New Jersey Nursing Homes have state and federal guidelines they must follow regarding the proper care and treatment of their residents. It is important to speak up when you witness subpar care upon visiting loved ones at a nursing home. Deficiencies by staff members could cause serious medical health issues that may lead to a declining quality of life and in some cases even death.
Federal nursing home laws protect the residents of nursing homes to make certain they attain mental, physical and psychosocial well-being while living in a care facility, and address operational and staffing requirements to make certain residents have support they need while receiving adequate care. The Nursing Home Reform Act under Title IV: of the Omnibus Budget Reconciliation Act of 1987 created uniform guidelines for long-term care facilities receiving federal Medicaid and Medicare funding that grant all nursing home residents the rights to maintain and receive adequate nutrition, personal hygiene, mental and emotional support, and social involvement. Those who are incapable of daily living activities such as grooming and using the restroom are entitled to personalized care from nursing home staff.
Nursing home abuse.
Nursing home abuse covers acts that inflict injury, unreasonable confinement, intimidation or punishment with the result of physical harm or pain or mental anguish, or deprivation by an individual, including a caretaker, of goods or services that are necessary to attain or maintain physical, mental and psychosocial well-being as well as acts of negligence or unintentional abuse that cause or exacerbate existing health conditions. You may be witnessing Physical neglect in your aunt’s care, a type of abuse that may or may not be intentional, perhaps as a result of not enough staff or supplies at a nursing home. Resident’s cleanliness, availability of food, clothing and surrounding sanitary environment that diminish human dignity are signs to look for and overlap with physical abuse of malnutrition and dehydration.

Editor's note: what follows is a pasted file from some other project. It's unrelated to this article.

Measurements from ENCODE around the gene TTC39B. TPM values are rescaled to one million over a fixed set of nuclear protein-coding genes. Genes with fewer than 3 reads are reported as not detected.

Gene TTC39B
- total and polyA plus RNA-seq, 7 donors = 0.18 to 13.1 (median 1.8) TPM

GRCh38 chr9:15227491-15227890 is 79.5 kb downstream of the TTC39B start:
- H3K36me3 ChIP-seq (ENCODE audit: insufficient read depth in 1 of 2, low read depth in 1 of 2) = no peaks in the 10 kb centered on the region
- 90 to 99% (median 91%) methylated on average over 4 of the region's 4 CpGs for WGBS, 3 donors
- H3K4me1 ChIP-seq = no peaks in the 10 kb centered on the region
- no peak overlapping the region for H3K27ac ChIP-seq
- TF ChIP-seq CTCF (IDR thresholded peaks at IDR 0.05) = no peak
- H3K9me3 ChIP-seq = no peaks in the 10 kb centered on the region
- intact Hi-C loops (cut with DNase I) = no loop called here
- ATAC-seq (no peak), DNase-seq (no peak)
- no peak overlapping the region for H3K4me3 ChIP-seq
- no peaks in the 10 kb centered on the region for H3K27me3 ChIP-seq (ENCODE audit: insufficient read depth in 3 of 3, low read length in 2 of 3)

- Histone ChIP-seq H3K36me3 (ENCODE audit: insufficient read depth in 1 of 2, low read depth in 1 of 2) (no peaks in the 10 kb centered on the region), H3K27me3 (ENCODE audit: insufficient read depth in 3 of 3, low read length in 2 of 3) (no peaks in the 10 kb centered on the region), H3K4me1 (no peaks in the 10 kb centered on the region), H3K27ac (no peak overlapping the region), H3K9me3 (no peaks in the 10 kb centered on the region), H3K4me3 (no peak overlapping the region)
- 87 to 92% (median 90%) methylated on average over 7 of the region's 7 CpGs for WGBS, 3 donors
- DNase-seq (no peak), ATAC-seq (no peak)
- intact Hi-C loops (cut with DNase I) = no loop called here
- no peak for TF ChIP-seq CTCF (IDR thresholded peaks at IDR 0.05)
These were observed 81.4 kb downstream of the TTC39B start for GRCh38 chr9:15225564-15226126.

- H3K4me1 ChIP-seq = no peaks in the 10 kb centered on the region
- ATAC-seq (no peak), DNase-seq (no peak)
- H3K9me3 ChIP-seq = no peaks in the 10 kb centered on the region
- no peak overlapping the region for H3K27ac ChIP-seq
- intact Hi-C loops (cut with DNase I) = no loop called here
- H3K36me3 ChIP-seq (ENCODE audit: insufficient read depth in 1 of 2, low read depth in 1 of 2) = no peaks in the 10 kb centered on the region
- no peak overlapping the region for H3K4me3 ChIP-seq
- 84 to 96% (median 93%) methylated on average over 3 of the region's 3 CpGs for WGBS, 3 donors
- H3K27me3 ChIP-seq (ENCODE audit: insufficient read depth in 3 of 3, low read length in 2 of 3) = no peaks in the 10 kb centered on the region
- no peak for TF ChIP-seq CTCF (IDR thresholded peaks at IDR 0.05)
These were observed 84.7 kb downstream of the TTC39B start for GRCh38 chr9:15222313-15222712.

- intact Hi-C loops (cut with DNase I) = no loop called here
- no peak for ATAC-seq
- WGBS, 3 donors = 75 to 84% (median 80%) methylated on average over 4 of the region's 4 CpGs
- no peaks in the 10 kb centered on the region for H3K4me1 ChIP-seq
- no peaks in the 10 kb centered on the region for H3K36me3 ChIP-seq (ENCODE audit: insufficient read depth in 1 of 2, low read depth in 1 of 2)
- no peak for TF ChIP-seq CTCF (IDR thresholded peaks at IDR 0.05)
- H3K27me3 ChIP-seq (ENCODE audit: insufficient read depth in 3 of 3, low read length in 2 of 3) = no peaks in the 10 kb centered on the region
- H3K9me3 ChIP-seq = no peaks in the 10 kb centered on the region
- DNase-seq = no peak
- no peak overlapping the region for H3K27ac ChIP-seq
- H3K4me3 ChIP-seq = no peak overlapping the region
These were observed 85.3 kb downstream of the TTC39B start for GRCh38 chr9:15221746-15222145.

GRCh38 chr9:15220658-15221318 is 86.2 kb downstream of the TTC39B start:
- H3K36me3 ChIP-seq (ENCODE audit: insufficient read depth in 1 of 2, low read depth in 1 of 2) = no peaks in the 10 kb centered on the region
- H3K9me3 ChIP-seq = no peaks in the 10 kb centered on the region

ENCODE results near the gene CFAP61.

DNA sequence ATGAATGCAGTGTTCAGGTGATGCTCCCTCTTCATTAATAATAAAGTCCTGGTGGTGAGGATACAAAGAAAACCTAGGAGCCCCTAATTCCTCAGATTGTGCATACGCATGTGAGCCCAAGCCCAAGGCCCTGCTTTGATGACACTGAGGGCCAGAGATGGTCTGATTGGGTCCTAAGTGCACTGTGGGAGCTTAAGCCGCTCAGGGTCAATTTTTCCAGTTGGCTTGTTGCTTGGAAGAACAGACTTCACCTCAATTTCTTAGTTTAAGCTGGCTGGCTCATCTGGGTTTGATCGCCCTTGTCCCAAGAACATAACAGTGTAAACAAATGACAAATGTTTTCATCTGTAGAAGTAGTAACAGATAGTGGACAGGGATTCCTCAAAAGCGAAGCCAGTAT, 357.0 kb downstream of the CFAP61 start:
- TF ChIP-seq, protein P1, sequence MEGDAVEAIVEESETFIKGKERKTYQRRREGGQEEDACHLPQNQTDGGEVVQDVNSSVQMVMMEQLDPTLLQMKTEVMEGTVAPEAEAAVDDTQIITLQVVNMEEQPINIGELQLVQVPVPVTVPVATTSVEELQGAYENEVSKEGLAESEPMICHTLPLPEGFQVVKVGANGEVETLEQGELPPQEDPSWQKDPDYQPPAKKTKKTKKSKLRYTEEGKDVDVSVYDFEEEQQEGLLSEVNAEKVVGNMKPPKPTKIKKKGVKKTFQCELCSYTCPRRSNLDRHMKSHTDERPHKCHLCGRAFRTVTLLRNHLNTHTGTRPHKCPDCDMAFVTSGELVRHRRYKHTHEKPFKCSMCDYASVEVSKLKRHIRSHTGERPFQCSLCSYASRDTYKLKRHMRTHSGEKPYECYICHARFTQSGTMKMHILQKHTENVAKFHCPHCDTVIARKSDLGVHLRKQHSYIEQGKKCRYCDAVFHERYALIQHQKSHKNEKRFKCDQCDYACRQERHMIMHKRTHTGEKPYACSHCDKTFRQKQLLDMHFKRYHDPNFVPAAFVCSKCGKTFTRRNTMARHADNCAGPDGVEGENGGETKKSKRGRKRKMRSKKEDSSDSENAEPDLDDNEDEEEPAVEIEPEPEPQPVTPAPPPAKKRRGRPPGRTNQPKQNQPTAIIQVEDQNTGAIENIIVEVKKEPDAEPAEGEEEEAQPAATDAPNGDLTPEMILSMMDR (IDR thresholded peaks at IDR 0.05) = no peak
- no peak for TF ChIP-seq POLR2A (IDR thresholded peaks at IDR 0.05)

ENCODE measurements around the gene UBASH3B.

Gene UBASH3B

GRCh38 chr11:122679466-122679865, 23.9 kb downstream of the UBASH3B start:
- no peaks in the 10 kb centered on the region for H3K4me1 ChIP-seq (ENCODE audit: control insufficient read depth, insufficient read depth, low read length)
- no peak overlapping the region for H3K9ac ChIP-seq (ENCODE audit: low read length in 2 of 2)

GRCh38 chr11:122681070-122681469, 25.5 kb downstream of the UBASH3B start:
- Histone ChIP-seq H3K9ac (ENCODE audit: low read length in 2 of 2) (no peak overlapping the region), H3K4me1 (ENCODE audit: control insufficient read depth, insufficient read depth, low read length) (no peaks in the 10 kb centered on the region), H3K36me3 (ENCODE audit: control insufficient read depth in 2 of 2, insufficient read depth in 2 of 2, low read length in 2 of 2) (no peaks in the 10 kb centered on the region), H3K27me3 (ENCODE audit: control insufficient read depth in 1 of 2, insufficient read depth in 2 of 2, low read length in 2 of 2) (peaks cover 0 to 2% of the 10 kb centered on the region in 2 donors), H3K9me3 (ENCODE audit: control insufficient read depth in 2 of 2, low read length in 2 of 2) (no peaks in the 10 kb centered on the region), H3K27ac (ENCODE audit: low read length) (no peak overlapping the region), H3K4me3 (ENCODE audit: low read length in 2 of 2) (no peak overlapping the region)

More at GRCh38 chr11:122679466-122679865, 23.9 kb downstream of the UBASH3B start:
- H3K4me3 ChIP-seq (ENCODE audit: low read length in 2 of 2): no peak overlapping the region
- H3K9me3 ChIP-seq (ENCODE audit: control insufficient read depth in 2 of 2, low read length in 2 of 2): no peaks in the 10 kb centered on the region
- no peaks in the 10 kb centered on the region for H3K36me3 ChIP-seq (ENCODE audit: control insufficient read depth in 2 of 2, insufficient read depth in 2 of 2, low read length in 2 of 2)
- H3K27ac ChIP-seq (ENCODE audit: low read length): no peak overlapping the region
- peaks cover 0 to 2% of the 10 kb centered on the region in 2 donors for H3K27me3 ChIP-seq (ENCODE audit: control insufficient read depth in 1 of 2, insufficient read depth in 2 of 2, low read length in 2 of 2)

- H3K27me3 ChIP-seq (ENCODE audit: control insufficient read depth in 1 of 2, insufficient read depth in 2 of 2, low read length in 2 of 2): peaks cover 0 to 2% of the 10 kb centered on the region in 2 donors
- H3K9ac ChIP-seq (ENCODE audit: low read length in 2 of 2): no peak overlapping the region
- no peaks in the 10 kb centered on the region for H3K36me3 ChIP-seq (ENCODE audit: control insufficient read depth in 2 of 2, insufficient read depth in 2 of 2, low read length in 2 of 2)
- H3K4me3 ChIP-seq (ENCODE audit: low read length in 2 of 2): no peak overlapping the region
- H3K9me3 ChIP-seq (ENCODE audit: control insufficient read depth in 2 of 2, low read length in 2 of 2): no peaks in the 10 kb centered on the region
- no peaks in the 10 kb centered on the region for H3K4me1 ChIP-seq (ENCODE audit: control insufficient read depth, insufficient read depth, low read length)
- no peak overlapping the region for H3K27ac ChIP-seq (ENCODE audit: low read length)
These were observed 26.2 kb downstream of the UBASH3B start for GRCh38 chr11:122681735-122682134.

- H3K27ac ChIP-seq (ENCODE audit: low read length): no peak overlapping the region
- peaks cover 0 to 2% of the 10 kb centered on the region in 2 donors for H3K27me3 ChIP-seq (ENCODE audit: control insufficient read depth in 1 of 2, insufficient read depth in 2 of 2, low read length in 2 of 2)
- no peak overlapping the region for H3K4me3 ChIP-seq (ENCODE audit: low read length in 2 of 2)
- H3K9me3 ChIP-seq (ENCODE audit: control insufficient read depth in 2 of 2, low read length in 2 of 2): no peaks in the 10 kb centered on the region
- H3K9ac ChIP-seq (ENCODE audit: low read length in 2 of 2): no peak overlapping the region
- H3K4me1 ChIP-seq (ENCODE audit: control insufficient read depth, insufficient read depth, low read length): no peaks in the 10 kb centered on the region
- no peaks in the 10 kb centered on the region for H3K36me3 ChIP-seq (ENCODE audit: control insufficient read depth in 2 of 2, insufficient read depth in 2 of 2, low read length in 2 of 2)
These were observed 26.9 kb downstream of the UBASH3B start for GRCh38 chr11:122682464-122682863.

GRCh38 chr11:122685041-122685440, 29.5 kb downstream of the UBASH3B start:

Violation of resident rights could lead to punitive damages.
Nursing homes may be liable for negligence in care, negligence in hiring/firing staff, and/or negligence in training staff on policies/procedures such as reporting accidents and injuries. Residents or families can sue for monetary compensation for an injury resulting from abuse, neglect, or accidents such as a fall from a bed accident and receive punitive damages for intentional misconduct or gross negligence.
Report nursing home or elder abuse in New Jersey.
In New Jersey, you can file a complaint with Adult Protective Services by contacting your county office or calling the statewide hotline at 609-588-6501. When your county receives word of possible abuse, the APS office assigns the case to a trained social worker. This social worker will meet with the senior to look into your complaint within 72 hours.
The New Jersey Office of the Ombudsman for the Institutionalized Elderly may also investigate your claim. Their focus is on seniors over age 60 who live in nursing homes or other similar facilities. You can reach the office by calling 1-877-582-6995.
The NJ Division of Health Facilities Evaluation and Licensing sets regulations and oversees operation of nursing homes and other long-term care facilities. In some cases, abuse also warrants an investigation into the licensing of the facility. You can reach the office by calling the reporting hotline at 1-800-792-9770.
Call an attorney.
If you have personally experienced nursing home abuse, or are a family member of someone who has, you should contact The Law Offices of Stuart M. Nachbar, who will hold the nursing home and care facilities responsible for the damages that come from abuse or neglect.
354 Eisenhower Parkway, Suite 2025
PO Box 2205 Livingston NJ 07039
Phone: (973) 567-0954 Fax: (973) 629-1294